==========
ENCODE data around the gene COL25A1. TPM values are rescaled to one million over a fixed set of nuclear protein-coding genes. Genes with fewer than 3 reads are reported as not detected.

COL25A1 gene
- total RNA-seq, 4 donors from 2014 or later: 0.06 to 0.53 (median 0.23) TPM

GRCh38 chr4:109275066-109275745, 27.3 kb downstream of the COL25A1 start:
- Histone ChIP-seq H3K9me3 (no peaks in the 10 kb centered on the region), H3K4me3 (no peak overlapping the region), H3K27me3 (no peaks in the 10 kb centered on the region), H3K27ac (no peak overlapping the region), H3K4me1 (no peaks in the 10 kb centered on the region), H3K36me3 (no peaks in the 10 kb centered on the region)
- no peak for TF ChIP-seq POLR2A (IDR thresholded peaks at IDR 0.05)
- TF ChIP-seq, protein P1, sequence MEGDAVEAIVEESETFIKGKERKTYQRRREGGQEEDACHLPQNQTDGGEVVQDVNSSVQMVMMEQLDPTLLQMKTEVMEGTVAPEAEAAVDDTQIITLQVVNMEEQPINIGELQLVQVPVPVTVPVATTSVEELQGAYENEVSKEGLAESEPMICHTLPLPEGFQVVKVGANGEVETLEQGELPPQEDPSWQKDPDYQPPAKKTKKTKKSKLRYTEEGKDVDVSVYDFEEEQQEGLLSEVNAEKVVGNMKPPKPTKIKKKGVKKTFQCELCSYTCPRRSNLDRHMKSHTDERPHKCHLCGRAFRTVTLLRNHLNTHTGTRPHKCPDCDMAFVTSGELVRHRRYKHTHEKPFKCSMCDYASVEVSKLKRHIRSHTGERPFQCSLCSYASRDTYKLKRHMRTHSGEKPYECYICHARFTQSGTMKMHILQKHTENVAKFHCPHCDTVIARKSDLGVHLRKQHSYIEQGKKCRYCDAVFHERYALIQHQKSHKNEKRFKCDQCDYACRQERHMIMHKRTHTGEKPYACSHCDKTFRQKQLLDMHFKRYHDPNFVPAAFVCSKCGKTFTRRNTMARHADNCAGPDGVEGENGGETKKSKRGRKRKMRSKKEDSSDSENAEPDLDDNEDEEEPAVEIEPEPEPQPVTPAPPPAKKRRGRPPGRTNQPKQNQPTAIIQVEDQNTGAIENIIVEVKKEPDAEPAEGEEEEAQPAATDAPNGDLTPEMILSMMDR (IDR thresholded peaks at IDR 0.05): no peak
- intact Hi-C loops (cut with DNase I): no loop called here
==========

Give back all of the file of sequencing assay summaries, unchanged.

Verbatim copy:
ENCODE data around the gene COL25A1. TPM values are rescaled to one million over a fixed set of nuclear protein-coding genes. Genes with fewer than 3 reads are reported as not detected.

COL25A1 gene
- total RNA-seq, 4 donors from 2014 or later: 0.06 to 0.53 (median 0.23) TPM

GRCh38 chr4:109275066-109275745, 27.3 kb downstream of the COL25A1 start:
- Histone ChIP-seq H3K9me3 (no peaks in the 10 kb centered on the region), H3K4me3 (no peak overlapping the region), H3K27me3 (no peaks in the 10 kb centered on the region), H3K27ac (no peak overlapping the region), H3K4me1 (no peaks in the 10 kb centered on the region), H3K36me3 (no peaks in the 10 kb centered on the region)
- no peak for TF ChIP-seq POLR2A (IDR thresholded peaks at IDR 0.05)
- TF ChIP-seq, protein P1, sequence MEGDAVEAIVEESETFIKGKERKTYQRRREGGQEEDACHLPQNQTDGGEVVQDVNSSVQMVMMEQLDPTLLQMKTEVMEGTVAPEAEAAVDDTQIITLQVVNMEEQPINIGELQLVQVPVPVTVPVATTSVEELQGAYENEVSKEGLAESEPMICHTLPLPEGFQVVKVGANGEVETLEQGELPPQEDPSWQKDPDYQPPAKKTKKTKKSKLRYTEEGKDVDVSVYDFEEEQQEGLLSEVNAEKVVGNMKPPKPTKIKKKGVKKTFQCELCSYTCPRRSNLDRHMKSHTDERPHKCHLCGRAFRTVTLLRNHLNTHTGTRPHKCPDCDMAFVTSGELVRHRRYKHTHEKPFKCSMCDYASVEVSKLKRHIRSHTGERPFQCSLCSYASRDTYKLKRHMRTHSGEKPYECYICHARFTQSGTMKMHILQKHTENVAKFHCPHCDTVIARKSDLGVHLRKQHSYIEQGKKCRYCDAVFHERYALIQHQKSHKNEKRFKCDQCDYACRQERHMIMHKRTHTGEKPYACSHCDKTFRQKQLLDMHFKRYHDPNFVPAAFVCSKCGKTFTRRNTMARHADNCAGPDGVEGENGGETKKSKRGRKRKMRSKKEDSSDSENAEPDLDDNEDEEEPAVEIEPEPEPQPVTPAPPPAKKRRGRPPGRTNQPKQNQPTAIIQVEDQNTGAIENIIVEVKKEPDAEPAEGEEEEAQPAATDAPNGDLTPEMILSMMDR (IDR thresholded peaks at IDR 0.05): no peak
- intact Hi-C loops (cut with DNase I): no loop called here